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8 IT Security Mistakes that Could Make You the Next Data Breach

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Every day, it seems, we hear about another data breach that compromises personally identifiable information (PII), health data (PHI), or financial details. I do not think it’s fair to single out any one company – remember, these breaches are principally caused by bad actors perpetuating cybercrime. However, if you survey all the recent breaches, common elements surface. As we approach the new year, here, in no particular order, are eight areas of IT security for you to consider to avoid becoming the next data breach news story.

1. Overreliance on firewalls

Data security has a strong tradition of borders and boxes. Twenty years ago, at the dawn of the Internet era, edge devices (firewalls) were the most common way to protect “internal” data networks. During the past ten years, we’ve also added emphasis to container security (file shares, document libraries and encrypted databases). Protecting the network perimeter is important, but it shouldn’t be the only required control as many of today’s threats come from trusted insiders.

Think about visiting an office building in a major city. Although you need to authenticate yourself at the front door (secure ID if you’re an employee, two factors if you’re a visitor (ID and an appointment)) the whole building isn’t open to you past the front door. Elevator banks, locked office doors, and reception areas provide additional screening through the building. Guarding the front door is important, but it’s not the only step, and once someone accesses your internal network, the firewall alone won’t prevent them from getting into unlocked doors and controlled data.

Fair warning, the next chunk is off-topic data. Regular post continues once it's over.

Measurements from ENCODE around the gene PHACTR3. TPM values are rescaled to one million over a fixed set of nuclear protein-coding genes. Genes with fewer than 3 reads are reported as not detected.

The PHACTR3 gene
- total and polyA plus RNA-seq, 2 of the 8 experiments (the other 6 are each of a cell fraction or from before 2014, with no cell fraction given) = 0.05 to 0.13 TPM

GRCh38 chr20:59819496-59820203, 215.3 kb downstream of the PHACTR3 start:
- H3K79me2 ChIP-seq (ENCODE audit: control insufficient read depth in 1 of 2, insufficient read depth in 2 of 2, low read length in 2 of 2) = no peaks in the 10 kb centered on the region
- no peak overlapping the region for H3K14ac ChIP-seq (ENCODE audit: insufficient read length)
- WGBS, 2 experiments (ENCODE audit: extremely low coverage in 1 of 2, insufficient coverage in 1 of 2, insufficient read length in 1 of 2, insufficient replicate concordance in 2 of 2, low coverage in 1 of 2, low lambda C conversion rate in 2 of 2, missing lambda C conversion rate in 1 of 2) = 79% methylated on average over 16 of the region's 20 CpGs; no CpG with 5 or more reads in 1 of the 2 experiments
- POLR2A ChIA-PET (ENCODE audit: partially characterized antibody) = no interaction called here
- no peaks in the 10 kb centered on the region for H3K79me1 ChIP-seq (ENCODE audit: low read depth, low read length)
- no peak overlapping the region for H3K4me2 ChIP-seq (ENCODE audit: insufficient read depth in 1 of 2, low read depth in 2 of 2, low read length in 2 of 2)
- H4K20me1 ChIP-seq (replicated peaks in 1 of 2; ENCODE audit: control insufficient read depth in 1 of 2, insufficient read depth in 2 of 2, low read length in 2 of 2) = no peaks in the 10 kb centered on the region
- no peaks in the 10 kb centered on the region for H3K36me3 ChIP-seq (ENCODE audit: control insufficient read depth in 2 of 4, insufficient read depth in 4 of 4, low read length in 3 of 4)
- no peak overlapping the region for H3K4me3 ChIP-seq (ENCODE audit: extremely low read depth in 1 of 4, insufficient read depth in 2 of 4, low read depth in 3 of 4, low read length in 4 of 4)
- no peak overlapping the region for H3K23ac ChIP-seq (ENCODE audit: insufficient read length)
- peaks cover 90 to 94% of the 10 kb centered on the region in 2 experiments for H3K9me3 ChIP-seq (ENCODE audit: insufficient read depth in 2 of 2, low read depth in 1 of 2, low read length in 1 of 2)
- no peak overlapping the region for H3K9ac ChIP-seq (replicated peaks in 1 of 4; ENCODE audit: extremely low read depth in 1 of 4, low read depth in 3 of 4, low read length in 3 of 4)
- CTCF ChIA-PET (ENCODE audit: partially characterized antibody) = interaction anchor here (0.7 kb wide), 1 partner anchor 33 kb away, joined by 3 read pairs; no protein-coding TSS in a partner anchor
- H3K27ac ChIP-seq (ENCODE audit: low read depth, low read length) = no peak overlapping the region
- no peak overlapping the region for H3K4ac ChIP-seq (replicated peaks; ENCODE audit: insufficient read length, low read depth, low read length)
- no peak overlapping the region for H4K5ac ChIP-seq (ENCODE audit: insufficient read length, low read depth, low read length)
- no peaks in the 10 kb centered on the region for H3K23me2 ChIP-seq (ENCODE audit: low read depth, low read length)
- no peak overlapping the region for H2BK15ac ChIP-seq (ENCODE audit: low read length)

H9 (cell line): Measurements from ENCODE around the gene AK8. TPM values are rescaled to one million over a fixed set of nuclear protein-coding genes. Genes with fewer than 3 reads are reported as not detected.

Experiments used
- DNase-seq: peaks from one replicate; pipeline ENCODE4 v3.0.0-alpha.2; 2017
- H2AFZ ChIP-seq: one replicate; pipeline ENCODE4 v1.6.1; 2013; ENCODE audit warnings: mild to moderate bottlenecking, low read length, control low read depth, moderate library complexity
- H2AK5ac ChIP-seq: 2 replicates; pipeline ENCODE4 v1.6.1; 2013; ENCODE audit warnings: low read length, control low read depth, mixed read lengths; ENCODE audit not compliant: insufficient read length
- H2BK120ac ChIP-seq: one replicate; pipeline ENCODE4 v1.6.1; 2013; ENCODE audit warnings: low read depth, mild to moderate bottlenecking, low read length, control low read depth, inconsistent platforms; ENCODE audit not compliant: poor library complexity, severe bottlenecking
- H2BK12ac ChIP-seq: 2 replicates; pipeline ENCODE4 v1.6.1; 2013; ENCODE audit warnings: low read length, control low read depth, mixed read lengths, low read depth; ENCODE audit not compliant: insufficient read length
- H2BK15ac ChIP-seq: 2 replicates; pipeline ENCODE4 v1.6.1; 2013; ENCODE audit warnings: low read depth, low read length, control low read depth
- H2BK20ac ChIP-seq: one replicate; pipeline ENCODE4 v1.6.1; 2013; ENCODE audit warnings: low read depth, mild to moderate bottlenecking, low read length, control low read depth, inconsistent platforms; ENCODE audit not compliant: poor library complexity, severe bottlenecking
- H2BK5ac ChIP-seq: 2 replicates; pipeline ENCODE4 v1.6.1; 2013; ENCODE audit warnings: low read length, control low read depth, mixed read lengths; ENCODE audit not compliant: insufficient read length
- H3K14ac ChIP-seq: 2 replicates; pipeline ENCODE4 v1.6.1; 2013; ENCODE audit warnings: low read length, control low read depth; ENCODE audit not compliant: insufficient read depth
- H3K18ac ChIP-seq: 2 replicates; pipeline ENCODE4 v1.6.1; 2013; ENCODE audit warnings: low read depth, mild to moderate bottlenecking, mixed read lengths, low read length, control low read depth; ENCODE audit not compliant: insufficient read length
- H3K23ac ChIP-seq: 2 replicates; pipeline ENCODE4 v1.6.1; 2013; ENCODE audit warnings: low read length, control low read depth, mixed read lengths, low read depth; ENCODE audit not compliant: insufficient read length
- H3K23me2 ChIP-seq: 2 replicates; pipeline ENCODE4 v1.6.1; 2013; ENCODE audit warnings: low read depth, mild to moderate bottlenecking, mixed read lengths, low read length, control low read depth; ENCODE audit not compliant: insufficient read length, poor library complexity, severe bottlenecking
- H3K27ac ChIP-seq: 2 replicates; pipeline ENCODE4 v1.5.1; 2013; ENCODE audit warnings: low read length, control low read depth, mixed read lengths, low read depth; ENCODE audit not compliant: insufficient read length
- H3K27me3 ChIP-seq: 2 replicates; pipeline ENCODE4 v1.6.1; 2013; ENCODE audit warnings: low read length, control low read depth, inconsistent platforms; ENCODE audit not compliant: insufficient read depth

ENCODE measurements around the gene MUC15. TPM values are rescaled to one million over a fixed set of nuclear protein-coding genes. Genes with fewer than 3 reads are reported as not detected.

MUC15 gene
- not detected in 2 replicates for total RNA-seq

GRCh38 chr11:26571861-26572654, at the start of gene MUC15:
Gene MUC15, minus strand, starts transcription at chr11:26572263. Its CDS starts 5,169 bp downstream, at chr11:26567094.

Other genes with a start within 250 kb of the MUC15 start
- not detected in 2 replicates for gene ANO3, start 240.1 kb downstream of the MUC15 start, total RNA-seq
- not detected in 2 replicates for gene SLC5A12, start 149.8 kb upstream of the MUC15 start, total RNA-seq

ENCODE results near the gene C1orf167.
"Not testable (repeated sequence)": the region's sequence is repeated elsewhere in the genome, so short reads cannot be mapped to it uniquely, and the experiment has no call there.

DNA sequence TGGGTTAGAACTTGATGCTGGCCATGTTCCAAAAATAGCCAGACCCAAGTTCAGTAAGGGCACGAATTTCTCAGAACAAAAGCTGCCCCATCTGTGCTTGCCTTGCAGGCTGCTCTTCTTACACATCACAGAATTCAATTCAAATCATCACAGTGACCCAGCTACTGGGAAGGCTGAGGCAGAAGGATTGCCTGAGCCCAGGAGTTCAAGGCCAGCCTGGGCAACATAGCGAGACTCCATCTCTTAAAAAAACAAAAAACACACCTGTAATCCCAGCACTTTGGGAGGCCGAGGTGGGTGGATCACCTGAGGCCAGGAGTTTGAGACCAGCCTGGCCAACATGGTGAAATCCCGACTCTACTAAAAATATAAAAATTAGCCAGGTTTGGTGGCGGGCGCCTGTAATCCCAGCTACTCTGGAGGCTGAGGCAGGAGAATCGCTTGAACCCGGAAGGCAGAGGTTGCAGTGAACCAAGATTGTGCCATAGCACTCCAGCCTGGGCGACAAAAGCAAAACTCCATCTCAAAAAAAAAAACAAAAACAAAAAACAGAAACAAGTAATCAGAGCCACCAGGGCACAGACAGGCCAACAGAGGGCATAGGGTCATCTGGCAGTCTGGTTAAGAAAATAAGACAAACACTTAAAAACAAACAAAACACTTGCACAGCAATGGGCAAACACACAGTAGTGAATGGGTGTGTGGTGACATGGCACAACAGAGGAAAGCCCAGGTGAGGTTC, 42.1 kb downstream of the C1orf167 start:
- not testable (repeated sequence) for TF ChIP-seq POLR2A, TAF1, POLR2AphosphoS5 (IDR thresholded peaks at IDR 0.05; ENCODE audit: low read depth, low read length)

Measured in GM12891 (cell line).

2. Out-of-date antivirus and anti-malware

In many breaches, although local PC based antivirus and anti-malware may have been installed, those defenses were neither current enough nor effective. New threat vectors and exploits are discovered daily, and seven-year-old default antivirus installation doesn’t offer much protection. PCs and other internal systems pose an exciting target for malware since they can be compromised. With this in mind, checking the security posture of clients connecting to your network and preventing/limiting their access will help prevent malware propagating throughout the enterprise.

3. Unencrypted sensitive data

Multiple layers of controls provide in depth defense against an attack. Even if a user tunnels his or her way through border controls and gets into an open system, it won’t do them much good if sensitive data is stored in encrypted formats. Decrypting an encoded file is usually only possible using long-term brute force attacks. Furthermore, encrypted files are usually unsearchable, so readable file fragments don’t find their way into search results or regular expression queries looking for credit card numbers or other PII.

4. Two-factor authentication

Many point-of-sale devices in the US are unencrypted and accept credit card transactions using only a local paper signature. European users, however, have grown accustomed to chip-and-PIN credit cards. Card use requires a locally embedded secure chip combined with a user PIN to encrypt and accept transmissions. Encrypted sale devices are clearly far more secure than unencrypted single factor devices. (The same is true for local file systems – encrypted file systems provide better protection than open systems).

The same concept should be extended to the breadth of your network. Two-factor authentication is astronomically more secure than single factor passwords. Amplifying the security level before network access from remote, untrusted networks, or before using highly privileged user accounts, establishes additional context around appropriate data access.

5. Data federation